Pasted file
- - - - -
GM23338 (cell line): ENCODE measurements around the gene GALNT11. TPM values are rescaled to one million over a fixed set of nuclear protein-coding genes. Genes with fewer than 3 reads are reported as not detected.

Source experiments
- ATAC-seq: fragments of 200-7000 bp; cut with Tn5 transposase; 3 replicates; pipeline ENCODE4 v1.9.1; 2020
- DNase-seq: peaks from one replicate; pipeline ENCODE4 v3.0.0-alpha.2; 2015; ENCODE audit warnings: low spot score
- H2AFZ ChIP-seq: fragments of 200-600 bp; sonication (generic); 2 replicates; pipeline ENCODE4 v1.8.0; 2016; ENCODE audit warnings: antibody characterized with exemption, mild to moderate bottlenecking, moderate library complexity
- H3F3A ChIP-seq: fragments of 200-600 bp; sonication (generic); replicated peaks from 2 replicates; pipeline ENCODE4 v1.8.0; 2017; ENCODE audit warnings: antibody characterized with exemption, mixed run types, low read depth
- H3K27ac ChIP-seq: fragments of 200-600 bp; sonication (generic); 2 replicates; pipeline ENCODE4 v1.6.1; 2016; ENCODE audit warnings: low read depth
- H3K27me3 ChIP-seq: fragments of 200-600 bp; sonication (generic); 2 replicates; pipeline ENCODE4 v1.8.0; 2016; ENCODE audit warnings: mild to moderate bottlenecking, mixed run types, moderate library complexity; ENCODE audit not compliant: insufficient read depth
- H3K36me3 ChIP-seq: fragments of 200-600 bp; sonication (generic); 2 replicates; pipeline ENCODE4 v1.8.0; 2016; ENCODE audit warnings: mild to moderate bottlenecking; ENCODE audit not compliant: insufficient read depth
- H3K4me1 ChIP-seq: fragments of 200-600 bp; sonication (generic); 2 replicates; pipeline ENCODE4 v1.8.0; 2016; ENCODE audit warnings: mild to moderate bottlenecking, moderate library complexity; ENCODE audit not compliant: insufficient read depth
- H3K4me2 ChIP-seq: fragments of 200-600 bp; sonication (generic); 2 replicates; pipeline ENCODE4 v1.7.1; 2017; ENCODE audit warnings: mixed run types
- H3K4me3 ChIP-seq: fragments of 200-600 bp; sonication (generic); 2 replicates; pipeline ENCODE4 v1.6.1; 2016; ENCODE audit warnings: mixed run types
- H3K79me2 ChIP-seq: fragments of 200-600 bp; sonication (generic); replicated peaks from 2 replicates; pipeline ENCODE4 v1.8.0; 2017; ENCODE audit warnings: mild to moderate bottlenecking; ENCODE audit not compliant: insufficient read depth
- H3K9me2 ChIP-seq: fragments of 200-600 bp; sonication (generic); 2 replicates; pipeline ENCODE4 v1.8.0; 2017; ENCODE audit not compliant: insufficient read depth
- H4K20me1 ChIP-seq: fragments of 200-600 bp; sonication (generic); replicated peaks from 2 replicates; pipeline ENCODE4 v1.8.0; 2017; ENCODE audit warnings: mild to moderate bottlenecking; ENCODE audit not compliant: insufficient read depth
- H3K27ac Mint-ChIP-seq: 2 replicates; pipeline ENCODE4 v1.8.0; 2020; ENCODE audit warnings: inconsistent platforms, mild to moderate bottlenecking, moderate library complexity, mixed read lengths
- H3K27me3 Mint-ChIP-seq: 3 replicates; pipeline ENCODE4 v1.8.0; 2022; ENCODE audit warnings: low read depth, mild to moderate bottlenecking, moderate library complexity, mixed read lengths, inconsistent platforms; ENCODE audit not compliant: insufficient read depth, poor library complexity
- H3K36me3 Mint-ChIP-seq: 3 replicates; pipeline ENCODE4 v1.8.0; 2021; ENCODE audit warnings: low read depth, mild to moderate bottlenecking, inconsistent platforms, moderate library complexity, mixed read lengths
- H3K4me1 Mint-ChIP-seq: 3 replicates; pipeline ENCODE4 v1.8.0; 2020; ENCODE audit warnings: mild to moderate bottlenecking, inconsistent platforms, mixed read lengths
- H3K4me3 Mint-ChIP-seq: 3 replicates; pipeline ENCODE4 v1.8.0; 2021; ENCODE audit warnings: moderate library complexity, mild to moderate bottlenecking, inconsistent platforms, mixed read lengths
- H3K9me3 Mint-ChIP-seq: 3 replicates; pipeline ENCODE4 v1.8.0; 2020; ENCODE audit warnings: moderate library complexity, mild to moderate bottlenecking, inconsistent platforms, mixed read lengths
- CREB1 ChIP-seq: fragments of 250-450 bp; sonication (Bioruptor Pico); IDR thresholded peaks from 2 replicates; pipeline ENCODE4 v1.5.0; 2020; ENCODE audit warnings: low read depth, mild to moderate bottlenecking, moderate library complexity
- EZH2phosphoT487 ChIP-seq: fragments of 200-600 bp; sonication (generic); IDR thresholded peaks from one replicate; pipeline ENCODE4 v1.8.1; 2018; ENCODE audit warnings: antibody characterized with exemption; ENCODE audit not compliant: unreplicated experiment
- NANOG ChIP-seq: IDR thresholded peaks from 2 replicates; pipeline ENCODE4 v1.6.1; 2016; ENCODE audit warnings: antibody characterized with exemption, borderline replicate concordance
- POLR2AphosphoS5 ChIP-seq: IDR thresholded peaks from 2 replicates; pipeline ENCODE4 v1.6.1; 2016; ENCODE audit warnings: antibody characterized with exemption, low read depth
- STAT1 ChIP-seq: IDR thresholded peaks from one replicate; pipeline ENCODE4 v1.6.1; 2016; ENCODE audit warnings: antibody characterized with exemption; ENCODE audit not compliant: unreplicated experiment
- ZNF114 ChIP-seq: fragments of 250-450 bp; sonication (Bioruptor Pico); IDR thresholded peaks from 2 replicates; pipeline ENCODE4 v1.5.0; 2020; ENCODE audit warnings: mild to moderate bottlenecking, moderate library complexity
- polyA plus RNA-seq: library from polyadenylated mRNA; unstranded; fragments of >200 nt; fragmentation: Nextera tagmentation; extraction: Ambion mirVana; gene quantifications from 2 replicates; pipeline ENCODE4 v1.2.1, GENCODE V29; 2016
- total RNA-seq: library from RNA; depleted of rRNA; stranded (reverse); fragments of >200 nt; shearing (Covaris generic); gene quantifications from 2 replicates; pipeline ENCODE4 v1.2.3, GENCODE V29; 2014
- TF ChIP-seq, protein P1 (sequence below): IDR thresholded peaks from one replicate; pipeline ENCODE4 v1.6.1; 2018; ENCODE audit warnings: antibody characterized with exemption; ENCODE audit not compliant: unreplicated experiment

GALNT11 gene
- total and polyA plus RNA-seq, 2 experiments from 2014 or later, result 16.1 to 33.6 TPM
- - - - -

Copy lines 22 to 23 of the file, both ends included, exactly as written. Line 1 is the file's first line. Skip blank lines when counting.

- CREB1 ChIP-seq: fragments of 250-450 bp; sonication (Bioruptor Pico); IDR thresholded peaks from 2 replicates; pipeline ENCODE4 v1.5.0; 2020; ENCODE audit warnings: low read depth, mild to moderate bottlenecking, moderate library complexity
- EZH2phosphoT487 ChIP-seq: fragments of 200-600 bp; sonication (generic); IDR thresholded peaks from one replicate; pipeline ENCODE4 v1.8.1; 2018; ENCODE audit warnings: antibody characterized with exemption; ENCODE audit not compliant: unreplicated experiment